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My credit union told me that they will withhold the portion of the loan that would be used to make the home "liveable". Apparently this is required if the loan is Fannie/Freddie backed (govt insured mortgage.) In my case, it was missing the kitchen so the house would close in escrow and they would treat it like a construction loan where they pay the contractor as the work progresses. Didn't really sound too complicated but I ended up going another route.
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Old 08-28-2009, 04:21 PM
 
28,441 posts, read 71,005,190 times
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Default The key is to find a lender that understands what you want to accomplish...

Quote:
Originally Posted by tryin2buy View Post
My credit union told me that they will withhold the portion of the loan that would be used to make the home "liveable". Apparently this is required if the loan is Fannie/Freddie backed (govt insured mortgage.) In my case, it was missing the kitchen so the house would close in escrow and they would treat it like a construction loan where they pay the contractor as the work progresses. Didn't really sound too complicated but I ended up going another route.
Standard FHA loans are not going to work in this situation, and I suspect even a 203K is not going to fly.

The solution outlined by tryin2buy is your best bet. It does not really matter about trying to get the loan up to Fannie/Freddie guidelines as much as getting a lender that wants to work with you. It is more costly for them to do construction type loans and they are taking on greater risk. Expect to pay a premium on the rate to do this. Most lenders will not want to touch this kind of deal in the current climate, but if you do the leg work...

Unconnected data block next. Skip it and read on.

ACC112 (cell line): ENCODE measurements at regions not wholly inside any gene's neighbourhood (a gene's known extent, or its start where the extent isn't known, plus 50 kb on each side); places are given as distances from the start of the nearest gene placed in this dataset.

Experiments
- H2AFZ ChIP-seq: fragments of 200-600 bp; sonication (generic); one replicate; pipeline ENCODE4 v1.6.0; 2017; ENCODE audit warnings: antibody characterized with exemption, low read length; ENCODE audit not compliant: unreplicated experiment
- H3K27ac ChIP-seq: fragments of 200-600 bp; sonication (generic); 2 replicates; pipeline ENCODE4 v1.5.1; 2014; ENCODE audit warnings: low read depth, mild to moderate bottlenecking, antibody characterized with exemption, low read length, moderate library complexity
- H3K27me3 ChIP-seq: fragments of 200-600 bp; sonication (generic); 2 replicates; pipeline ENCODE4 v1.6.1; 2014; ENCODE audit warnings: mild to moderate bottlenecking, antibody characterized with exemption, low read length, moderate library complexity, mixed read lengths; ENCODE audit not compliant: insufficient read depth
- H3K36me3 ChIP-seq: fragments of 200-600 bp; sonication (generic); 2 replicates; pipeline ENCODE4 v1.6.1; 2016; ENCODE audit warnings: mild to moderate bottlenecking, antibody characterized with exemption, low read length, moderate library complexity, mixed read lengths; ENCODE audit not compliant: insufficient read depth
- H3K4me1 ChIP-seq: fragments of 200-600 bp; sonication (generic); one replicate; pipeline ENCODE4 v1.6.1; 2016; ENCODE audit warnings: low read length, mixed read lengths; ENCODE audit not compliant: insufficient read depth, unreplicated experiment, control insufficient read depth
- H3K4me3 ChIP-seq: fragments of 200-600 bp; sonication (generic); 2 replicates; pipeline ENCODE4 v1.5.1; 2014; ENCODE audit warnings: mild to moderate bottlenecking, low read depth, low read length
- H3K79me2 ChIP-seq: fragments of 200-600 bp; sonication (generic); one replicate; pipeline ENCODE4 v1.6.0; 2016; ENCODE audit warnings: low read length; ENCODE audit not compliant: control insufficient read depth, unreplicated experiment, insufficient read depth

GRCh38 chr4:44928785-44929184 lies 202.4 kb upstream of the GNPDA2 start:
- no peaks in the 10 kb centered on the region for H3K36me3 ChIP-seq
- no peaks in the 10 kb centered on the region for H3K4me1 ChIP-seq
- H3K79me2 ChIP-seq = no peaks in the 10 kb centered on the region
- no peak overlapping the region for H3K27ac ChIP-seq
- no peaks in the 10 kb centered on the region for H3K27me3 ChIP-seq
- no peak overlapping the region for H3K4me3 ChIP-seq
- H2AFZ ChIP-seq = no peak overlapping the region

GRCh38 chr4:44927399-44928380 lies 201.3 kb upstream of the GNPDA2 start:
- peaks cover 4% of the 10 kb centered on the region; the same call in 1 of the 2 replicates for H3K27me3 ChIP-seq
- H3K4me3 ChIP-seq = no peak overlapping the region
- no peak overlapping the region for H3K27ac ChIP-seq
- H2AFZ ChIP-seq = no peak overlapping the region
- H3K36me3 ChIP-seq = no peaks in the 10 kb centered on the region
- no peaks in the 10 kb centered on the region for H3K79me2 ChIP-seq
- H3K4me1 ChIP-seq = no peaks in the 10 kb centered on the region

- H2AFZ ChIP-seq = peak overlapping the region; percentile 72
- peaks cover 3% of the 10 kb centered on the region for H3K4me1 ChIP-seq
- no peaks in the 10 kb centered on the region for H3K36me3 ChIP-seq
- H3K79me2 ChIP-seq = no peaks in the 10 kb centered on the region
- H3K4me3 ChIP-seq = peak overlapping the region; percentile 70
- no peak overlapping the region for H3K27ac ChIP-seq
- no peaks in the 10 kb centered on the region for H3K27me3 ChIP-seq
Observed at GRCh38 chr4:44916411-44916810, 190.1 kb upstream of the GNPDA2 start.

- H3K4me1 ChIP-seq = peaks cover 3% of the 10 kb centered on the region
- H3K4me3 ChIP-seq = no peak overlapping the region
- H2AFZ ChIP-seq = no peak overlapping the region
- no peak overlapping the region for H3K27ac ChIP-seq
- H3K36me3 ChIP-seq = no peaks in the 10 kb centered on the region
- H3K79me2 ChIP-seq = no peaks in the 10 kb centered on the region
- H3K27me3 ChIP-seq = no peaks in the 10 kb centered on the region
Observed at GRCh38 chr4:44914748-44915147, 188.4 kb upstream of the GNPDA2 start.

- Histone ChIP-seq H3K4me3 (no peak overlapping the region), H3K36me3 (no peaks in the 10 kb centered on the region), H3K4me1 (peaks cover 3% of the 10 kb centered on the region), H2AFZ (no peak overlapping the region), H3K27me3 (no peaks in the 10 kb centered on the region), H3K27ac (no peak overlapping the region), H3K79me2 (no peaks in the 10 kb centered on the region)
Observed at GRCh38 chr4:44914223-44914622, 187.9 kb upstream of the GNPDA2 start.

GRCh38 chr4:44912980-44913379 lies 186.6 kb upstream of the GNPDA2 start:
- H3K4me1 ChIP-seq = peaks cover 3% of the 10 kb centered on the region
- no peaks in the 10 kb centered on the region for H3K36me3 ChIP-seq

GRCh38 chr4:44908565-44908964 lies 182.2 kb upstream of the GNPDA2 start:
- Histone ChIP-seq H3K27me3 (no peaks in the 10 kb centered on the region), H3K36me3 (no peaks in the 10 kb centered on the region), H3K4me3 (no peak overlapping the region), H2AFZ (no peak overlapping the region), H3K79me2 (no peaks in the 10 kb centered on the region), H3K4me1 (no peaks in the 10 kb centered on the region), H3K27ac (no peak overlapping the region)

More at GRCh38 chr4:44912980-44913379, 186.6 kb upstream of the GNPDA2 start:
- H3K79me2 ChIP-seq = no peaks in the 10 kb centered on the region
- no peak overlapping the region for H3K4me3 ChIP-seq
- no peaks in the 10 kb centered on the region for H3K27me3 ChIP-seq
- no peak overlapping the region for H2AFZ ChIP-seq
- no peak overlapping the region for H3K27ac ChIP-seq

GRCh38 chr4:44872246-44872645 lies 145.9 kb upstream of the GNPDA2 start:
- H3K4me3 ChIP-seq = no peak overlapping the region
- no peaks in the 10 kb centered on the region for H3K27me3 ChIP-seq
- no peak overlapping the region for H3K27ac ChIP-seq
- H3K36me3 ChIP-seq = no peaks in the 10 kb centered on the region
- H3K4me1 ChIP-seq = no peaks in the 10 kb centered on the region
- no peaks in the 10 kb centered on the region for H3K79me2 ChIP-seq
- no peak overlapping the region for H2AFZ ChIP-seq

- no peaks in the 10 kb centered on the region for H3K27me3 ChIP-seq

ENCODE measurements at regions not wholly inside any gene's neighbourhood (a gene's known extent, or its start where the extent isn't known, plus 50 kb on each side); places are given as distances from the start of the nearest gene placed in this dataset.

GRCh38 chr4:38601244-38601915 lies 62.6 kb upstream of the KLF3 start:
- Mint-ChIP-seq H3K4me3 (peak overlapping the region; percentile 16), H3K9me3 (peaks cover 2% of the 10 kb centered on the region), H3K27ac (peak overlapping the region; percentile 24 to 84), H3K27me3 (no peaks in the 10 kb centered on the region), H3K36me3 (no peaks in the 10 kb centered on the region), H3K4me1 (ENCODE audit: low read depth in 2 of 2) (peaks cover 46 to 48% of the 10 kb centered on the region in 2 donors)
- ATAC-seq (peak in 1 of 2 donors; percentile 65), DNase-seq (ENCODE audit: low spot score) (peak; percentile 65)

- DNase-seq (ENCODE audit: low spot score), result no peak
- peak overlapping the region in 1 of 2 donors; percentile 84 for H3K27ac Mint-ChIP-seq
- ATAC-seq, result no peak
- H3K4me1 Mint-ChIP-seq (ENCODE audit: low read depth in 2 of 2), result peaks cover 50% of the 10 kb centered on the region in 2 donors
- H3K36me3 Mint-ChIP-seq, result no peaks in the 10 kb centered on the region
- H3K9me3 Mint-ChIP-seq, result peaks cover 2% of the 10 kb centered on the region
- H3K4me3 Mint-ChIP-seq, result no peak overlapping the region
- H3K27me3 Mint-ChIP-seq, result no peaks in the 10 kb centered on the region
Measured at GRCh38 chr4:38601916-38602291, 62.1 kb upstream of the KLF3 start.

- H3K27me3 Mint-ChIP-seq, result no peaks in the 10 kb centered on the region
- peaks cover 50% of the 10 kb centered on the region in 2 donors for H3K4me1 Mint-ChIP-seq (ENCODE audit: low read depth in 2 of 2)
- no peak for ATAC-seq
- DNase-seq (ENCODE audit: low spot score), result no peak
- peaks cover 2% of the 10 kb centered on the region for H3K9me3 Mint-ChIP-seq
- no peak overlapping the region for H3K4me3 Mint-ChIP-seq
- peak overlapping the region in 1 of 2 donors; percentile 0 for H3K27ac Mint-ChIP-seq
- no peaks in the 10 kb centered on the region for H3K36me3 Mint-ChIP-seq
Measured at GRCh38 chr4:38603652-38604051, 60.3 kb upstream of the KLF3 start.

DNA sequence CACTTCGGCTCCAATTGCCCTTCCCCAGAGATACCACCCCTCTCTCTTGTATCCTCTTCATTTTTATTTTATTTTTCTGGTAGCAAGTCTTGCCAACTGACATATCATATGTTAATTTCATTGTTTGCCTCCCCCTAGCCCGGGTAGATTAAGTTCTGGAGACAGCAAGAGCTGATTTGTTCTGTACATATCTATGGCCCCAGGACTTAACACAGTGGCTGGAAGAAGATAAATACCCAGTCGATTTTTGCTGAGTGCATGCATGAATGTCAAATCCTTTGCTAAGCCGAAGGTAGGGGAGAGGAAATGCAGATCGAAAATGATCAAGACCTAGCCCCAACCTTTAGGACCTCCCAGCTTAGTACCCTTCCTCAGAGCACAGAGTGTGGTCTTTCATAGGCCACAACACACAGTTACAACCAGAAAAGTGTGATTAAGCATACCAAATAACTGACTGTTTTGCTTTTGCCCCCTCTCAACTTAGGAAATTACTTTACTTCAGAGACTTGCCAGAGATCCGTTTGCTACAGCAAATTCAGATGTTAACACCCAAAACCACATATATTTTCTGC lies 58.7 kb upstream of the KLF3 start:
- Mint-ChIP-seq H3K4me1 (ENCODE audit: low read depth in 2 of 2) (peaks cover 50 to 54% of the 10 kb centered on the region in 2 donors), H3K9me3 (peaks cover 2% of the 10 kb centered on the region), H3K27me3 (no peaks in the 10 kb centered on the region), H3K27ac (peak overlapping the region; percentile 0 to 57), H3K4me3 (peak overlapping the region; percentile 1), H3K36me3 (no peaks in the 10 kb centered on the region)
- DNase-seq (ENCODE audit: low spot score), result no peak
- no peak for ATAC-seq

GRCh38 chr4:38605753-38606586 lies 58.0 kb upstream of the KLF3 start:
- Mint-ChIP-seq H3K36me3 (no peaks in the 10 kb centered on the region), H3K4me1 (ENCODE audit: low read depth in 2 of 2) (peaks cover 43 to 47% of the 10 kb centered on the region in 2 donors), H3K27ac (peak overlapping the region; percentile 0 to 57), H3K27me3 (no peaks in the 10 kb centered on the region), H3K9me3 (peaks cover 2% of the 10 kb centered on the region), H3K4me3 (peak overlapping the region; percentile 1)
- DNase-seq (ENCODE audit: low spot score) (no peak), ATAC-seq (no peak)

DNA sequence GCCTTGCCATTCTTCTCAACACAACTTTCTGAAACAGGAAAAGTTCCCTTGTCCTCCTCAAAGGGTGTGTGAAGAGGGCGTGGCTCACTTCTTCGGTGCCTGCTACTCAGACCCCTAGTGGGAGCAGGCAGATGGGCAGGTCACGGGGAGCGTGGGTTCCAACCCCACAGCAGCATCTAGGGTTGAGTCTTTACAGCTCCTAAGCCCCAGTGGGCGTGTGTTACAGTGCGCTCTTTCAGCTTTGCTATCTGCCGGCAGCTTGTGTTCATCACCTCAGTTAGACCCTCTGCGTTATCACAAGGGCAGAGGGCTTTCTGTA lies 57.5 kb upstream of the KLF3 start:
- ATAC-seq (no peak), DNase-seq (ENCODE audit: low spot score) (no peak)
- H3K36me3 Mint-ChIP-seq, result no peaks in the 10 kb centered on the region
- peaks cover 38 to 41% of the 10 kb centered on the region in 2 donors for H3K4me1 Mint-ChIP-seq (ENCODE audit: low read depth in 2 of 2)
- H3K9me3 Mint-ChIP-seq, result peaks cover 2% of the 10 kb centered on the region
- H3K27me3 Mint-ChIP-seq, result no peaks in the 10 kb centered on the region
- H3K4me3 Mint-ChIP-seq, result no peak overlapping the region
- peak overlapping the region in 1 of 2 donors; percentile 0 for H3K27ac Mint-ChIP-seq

The price of such a home has to be a HUGE bargain to offset the higher lending costs. If you were an 'investor' you would MIGHT be able to structure this so that you have a very large down payment that the lender is going to essentially lend back to you as you need to pay contractors to do the work to get it ready to market while keeping your end state debt::equity above 20%, but if you do not have cash to do that I cannot imagine any lender would touch this...

Good Luck!
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Old 08-28-2009, 04:24 PM
 
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Check with the bank that owns the property. Some of them will do these loans (including the money to complete the house) just to get the non-performing asset off their books.

If that doesn't work, an investor would actually get what's known as a 'hard money' loan, complete the work, and then refinance if holding. You could do the same if the other options don't work out. A few things you need to know to make it work:

1) Purchase price plus money for finish work should be available, but the ARV (after repair value) must be at least 30% more than you are looking to borrow, more than that if you want to roll points and interest into the loan. These loans are VERY different from conventional. Very high points and interest rate, and designed to be no more than six months in duration in most cases.

2) To go FHA after you purchase with hard money, you may have to wait six months to refinance even if the work is complete sooner. Check with your lender.

3) Some hard money lenders won't work with you if you don't appear to be experienced, or will charge more. You may want to locate a mortgage broker that has a working relationship with hard money lenders as well as conventional. That could ease the way both on the original loan and the refi.

Good luck! Let us know how it works out...